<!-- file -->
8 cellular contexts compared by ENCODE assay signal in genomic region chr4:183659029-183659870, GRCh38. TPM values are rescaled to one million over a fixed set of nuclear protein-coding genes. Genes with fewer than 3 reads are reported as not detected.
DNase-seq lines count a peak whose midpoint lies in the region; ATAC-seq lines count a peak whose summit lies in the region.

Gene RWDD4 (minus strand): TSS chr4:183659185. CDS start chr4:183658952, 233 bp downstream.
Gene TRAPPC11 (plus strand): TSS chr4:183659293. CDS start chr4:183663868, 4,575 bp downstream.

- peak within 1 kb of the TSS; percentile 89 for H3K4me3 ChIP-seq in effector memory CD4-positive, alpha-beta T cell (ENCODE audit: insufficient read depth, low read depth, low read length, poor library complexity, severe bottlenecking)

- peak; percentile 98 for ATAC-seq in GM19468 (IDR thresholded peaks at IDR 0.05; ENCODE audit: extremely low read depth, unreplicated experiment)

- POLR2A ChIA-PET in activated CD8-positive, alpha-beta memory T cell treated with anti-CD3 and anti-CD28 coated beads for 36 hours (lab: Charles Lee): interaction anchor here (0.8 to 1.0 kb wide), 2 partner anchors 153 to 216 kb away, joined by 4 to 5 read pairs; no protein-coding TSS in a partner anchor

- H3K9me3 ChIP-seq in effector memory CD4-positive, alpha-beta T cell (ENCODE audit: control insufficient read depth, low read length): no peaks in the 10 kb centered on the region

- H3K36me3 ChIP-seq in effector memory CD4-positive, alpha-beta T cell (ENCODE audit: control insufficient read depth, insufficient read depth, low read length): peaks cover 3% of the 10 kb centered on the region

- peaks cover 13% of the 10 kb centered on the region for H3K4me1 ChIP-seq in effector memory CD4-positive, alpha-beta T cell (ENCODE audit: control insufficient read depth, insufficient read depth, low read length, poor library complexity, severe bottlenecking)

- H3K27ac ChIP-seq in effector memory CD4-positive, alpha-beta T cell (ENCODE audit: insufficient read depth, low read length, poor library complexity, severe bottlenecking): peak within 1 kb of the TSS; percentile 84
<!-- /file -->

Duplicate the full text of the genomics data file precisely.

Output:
8 cellular contexts compared by ENCODE assay signal in genomic region chr4:183659029-183659870, GRCh38. TPM values are rescaled to one million over a fixed set of nuclear protein-coding genes. Genes with fewer than 3 reads are reported as not detected.
DNase-seq lines count a peak whose midpoint lies in the region; ATAC-seq lines count a peak whose summit lies in the region.

Gene RWDD4 (minus strand): TSS chr4:183659185. CDS start chr4:183658952, 233 bp downstream.
Gene TRAPPC11 (plus strand): TSS chr4:183659293. CDS start chr4:183663868, 4,575 bp downstream.

- peak within 1 kb of the TSS; percentile 89 for H3K4me3 ChIP-seq in effector memory CD4-positive, alpha-beta T cell (ENCODE audit: insufficient read depth, low read depth, low read length, poor library complexity, severe bottlenecking)

- peak; percentile 98 for ATAC-seq in GM19468 (IDR thresholded peaks at IDR 0.05; ENCODE audit: extremely low read depth, unreplicated experiment)

- POLR2A ChIA-PET in activated CD8-positive, alpha-beta memory T cell treated with anti-CD3 and anti-CD28 coated beads for 36 hours (lab: Charles Lee): interaction anchor here (0.8 to 1.0 kb wide), 2 partner anchors 153 to 216 kb away, joined by 4 to 5 read pairs; no protein-coding TSS in a partner anchor

- H3K9me3 ChIP-seq in effector memory CD4-positive, alpha-beta T cell (ENCODE audit: control insufficient read depth, low read length): no peaks in the 10 kb centered on the region

- H3K36me3 ChIP-seq in effector memory CD4-positive, alpha-beta T cell (ENCODE audit: control insufficient read depth, insufficient read depth, low read length): peaks cover 3% of the 10 kb centered on the region

- peaks cover 13% of the 10 kb centered on the region for H3K4me1 ChIP-seq in effector memory CD4-positive, alpha-beta T cell (ENCODE audit: control insufficient read depth, insufficient read depth, low read length, poor library complexity, severe bottlenecking)

- H3K27ac ChIP-seq in effector memory CD4-positive, alpha-beta T cell (ENCODE audit: insufficient read depth, low read length, poor library complexity, severe bottlenecking): peak within 1 kb of the TSS; percentile 84